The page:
Nobel Laureate: EU politicians ignore ‘politically unwelcome’ GMO science

Sir Richard Roberts: "Not everyone who expresses concerns is a reliable spokesperson." [Sebastian Olenyi]

European politicians support a great deal of scientific research but they often do not pay attention to the results if they are “politically unwelcome”, Nobelist Richard Roberts told EurActiv.com.

Sir Richard Roberts is an English biochemist and molecular biologist. A Nobel Laureate, he is the signatory of the 100+ Nobel Laureates letter supporting precision agriculture and GMOs.

He spoke with EurActiv’s Sarantis Michalopoulos.

When and why did you start collecting signatures for your petition? What impact has it had until now?

I began seriously collecting signatures in July 2015 after I had talked with a number of Laureates about the general GMO issue and was encouraged to pursue the matter.

So far we have received a lot of press and relatively little response from the Green parties. Greenpeace have not replied to the letter I sent to them at the end of June.

The campaign will continue as long as necessary for people to realise they are being deliberately misled by the Green parties.

The petition wonders how many poor people in the world will have to die before we consider this a “crime against humanity”. Seriously?

Very seriously! Many people in the developing world are deliberately being denied the opportunity to use modern agricultural techniques to raise their quality of life.

Just golden rice alone, if its development was not being hampered, has the possibility to save many children from blindness and developmental defects. Currently, as many as 2 million children die every year from vitamin A deficiency.

In Uganda, the banana crops are being hit by a wilt for which there is no natural resistance in any species of banana. 30% of the population’s calories derive from bananas. If they lose that important food source millions across sub-Saharan Africa could die.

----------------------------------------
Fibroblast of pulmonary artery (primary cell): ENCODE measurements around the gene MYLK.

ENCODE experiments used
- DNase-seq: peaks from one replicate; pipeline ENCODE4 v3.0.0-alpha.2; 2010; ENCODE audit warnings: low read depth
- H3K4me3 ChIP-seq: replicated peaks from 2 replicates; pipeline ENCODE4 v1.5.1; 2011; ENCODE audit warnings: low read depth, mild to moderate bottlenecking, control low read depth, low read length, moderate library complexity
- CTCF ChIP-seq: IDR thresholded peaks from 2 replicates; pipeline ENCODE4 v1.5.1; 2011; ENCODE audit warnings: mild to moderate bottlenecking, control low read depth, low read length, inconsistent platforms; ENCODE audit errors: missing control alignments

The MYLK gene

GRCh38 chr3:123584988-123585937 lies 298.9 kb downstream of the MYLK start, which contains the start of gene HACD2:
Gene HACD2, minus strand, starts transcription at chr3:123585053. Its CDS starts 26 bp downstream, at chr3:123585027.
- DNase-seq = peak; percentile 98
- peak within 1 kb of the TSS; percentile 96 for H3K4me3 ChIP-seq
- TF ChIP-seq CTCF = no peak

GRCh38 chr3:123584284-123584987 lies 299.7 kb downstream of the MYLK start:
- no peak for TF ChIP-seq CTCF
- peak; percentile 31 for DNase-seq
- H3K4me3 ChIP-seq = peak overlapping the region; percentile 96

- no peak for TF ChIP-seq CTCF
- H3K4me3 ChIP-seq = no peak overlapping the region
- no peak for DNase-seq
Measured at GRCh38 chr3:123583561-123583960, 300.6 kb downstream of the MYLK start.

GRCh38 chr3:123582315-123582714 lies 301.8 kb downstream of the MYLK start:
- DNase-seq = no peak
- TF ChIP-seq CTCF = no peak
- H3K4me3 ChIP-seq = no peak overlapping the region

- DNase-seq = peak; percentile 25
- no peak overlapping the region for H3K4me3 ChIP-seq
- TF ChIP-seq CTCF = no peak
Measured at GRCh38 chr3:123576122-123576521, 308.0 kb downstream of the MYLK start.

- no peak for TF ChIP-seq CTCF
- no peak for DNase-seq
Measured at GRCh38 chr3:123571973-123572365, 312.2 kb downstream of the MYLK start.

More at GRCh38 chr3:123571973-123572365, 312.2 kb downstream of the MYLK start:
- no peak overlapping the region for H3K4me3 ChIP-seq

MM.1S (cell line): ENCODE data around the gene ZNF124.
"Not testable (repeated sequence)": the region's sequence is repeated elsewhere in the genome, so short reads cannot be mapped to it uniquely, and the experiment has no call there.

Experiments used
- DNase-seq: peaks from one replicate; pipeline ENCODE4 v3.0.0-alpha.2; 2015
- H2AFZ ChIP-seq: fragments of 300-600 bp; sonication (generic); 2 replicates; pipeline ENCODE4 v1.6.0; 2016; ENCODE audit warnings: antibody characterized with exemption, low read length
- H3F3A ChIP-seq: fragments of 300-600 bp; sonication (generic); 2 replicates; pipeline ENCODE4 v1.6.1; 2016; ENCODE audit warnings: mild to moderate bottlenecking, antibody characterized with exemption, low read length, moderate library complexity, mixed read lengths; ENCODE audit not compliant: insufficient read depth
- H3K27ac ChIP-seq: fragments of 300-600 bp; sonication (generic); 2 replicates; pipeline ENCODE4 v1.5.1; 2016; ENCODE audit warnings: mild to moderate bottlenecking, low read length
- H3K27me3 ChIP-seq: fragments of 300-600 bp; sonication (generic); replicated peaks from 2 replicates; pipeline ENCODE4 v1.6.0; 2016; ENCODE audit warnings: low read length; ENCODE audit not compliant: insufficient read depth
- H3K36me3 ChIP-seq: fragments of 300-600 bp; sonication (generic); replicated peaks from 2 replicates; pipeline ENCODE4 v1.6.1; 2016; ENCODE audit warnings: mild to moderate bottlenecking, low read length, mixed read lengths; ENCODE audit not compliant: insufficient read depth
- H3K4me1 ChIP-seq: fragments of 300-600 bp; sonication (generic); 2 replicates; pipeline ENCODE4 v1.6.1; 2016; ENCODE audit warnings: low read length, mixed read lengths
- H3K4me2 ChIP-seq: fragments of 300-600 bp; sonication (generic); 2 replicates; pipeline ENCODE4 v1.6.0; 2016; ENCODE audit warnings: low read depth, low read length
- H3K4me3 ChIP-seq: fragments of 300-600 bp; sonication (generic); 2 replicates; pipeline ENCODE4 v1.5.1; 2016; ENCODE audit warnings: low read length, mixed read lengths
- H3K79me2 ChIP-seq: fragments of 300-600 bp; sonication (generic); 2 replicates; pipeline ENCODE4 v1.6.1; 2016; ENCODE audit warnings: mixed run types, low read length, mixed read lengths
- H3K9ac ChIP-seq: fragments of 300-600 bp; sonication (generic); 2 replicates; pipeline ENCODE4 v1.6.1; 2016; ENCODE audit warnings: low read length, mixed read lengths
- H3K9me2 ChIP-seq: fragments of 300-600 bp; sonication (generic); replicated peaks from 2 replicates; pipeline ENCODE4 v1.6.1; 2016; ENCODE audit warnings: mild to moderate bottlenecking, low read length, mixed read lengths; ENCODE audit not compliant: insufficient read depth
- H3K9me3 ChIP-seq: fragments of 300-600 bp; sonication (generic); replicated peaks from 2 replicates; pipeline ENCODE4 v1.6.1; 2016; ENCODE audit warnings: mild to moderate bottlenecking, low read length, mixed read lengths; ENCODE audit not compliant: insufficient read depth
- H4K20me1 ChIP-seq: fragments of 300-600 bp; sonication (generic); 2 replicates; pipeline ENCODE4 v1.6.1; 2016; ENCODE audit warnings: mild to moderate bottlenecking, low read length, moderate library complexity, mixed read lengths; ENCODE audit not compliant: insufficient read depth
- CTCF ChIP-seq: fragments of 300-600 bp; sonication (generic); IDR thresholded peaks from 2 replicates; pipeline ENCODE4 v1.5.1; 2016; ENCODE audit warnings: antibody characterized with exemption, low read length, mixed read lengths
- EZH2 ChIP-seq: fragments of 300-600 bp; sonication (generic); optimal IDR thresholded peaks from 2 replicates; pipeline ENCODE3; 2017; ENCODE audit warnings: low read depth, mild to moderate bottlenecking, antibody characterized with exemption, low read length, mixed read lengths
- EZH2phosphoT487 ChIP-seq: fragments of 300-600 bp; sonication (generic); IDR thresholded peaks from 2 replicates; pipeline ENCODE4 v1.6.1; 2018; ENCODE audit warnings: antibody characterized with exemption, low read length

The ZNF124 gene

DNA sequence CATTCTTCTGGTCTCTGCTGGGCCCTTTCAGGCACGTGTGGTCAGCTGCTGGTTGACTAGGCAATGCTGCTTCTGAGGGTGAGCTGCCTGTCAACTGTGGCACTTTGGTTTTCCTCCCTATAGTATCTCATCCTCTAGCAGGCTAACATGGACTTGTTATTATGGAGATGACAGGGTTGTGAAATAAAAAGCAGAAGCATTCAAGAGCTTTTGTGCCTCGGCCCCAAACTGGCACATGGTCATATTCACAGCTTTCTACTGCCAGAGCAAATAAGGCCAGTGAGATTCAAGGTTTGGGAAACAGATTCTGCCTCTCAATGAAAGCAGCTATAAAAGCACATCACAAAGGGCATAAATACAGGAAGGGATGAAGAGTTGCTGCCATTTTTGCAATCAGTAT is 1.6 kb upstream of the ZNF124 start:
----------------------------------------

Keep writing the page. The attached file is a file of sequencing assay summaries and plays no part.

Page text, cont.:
Yet there is a GMO solution. How many people must die before it becomes inescapable that the Green parties’ positions on GMOs are killing people?

Those opposed to GMOs argue that “it is better to be safe than sorry”. What is your response?

Since there is now no reason to think anyone would be sorry when the technology has proven to be at least as safe, if not safer, than traditional plant breeding this argument is meaningless.

Furthermore, the history of innovation has always involved some risk. We would have many fewer road accidents if we had stuck to horse and carriage transportation instead of developing cars.

The key question is not about safety per se, but rather about whether the benefits outweigh the risks. Ask the average African about the risks of not having a good supply of healthy nutritious food.

How do you explain the fact that so many Europeans reject GMOs? What did the agri-food industry do wrong?

When GMOs were first introduced into Europe, Monsanto benefitted handsomely, the farmers benefitted a little and there was nothing in it for the consumers other than a slight price increase.

Since Europe didn’t need GMOs and in general were suspicious of big agri-business, it became easy for Green parties, notably Greenpeace, to conflate the two issues, which they did.

They could be against GMOs, arguing it would hurt Monsanto and at the same time they could make the case for saving Europe by scaring everyone with stories of disasters that might ensue from the widespread use of GMOs.

It worked and was hugely profitable to Greenpeace both in terms of fundraising and gaining political power. And best of all, there was no real cost to the European consumer.

Do you believe that the recent Bayer-Monsanto deal could increase the pressure on EU policymakers regarding GMOs? In addition, do you see this as good news for farmers?

I don’t know enough about agri-business to comment on the impact of this deal.

The EU claims to rely on scientific evidence for its decision-making. At the same time, it also strives for democratic inclusiveness in its legislative procedures, taking on board the views of a high number of stakeholders. What is the right balance?

It does seem to be true that EU politicians support a great deal of scientific research and yet they often don’t pay attention to the results if they are politically unwelcome.

This makes me wonder why they support so much science if they don’t want to listen to the results. The issue of balance is a reasonable one, but it does mean that the politicians and their staff need to be more careful about just who they listen to.

Not everyone who expresses concerns is a reliable spokesperson. For the most part though scientists do tend to stick with facts and do not get away with lying in the way that many of the Green parties seem to.